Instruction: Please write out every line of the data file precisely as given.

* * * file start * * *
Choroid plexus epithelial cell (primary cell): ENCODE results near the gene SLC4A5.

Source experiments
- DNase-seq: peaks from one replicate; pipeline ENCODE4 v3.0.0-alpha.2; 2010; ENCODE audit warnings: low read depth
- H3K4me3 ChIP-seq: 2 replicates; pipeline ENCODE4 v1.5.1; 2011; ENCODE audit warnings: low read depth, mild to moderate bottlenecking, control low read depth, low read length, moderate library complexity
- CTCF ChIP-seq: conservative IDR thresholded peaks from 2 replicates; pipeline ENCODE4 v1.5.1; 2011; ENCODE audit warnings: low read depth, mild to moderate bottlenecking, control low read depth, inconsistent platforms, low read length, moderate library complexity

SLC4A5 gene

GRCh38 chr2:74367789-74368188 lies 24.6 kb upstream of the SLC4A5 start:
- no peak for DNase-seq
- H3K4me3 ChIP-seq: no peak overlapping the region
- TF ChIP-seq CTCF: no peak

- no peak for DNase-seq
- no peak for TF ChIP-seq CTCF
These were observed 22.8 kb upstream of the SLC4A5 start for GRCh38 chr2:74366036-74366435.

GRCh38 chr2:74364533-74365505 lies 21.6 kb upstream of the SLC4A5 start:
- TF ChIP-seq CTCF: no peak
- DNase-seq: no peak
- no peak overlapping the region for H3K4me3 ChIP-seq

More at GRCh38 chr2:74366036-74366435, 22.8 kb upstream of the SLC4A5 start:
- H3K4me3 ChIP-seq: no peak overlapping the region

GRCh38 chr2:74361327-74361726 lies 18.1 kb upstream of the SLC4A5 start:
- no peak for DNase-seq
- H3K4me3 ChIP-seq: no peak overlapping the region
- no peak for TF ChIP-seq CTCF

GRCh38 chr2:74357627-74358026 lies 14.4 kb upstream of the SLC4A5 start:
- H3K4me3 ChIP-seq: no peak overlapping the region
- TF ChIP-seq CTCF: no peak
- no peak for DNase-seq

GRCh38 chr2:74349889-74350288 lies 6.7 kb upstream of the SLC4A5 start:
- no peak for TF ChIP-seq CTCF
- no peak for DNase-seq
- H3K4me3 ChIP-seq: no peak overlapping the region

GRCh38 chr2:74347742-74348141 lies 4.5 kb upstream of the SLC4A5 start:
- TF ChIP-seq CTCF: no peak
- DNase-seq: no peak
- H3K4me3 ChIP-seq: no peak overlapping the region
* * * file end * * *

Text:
Choroid plexus epithelial cell (primary cell): ENCODE results near the gene SLC4A5.

Source experiments
- DNase-seq: peaks from one replicate; pipeline ENCODE4 v3.0.0-alpha.2; 2010; ENCODE audit warnings: low read depth
- H3K4me3 ChIP-seq: 2 replicates; pipeline ENCODE4 v1.5.1; 2011; ENCODE audit warnings: low read depth, mild to moderate bottlenecking, control low read depth, low read length, moderate library complexity
- CTCF ChIP-seq: conservative IDR thresholded peaks from 2 replicates; pipeline ENCODE4 v1.5.1; 2011; ENCODE audit warnings: low read depth, mild to moderate bottlenecking, control low read depth, inconsistent platforms, low read length, moderate library complexity

SLC4A5 gene

GRCh38 chr2:74367789-74368188 lies 24.6 kb upstream of the SLC4A5 start:
- no peak for DNase-seq
- H3K4me3 ChIP-seq: no peak overlapping the region
- TF ChIP-seq CTCF: no peak

- no peak for DNase-seq
- no peak for TF ChIP-seq CTCF
These were observed 22.8 kb upstream of the SLC4A5 start for GRCh38 chr2:74366036-74366435.

GRCh38 chr2:74364533-74365505 lies 21.6 kb upstream of the SLC4A5 start:
- TF ChIP-seq CTCF: no peak
- DNase-seq: no peak
- no peak overlapping the region for H3K4me3 ChIP-seq

More at GRCh38 chr2:74366036-74366435, 22.8 kb upstream of the SLC4A5 start:
- H3K4me3 ChIP-seq: no peak overlapping the region

GRCh38 chr2:74361327-74361726 lies 18.1 kb upstream of the SLC4A5 start:
- no peak for DNase-seq
- H3K4me3 ChIP-seq: no peak overlapping the region
- no peak for TF ChIP-seq CTCF

GRCh38 chr2:74357627-74358026 lies 14.4 kb upstream of the SLC4A5 start:
- H3K4me3 ChIP-seq: no peak overlapping the region
- TF ChIP-seq CTCF: no peak
- no peak for DNase-seq

GRCh38 chr2:74349889-74350288 lies 6.7 kb upstream of the SLC4A5 start:
- no peak for TF ChIP-seq CTCF
- no peak for DNase-seq
- H3K4me3 ChIP-seq: no peak overlapping the region

GRCh38 chr2:74347742-74348141 lies 4.5 kb upstream of the SLC4A5 start:
- TF ChIP-seq CTCF: no peak
- DNase-seq: no peak
- H3K4me3 ChIP-seq: no peak overlapping the region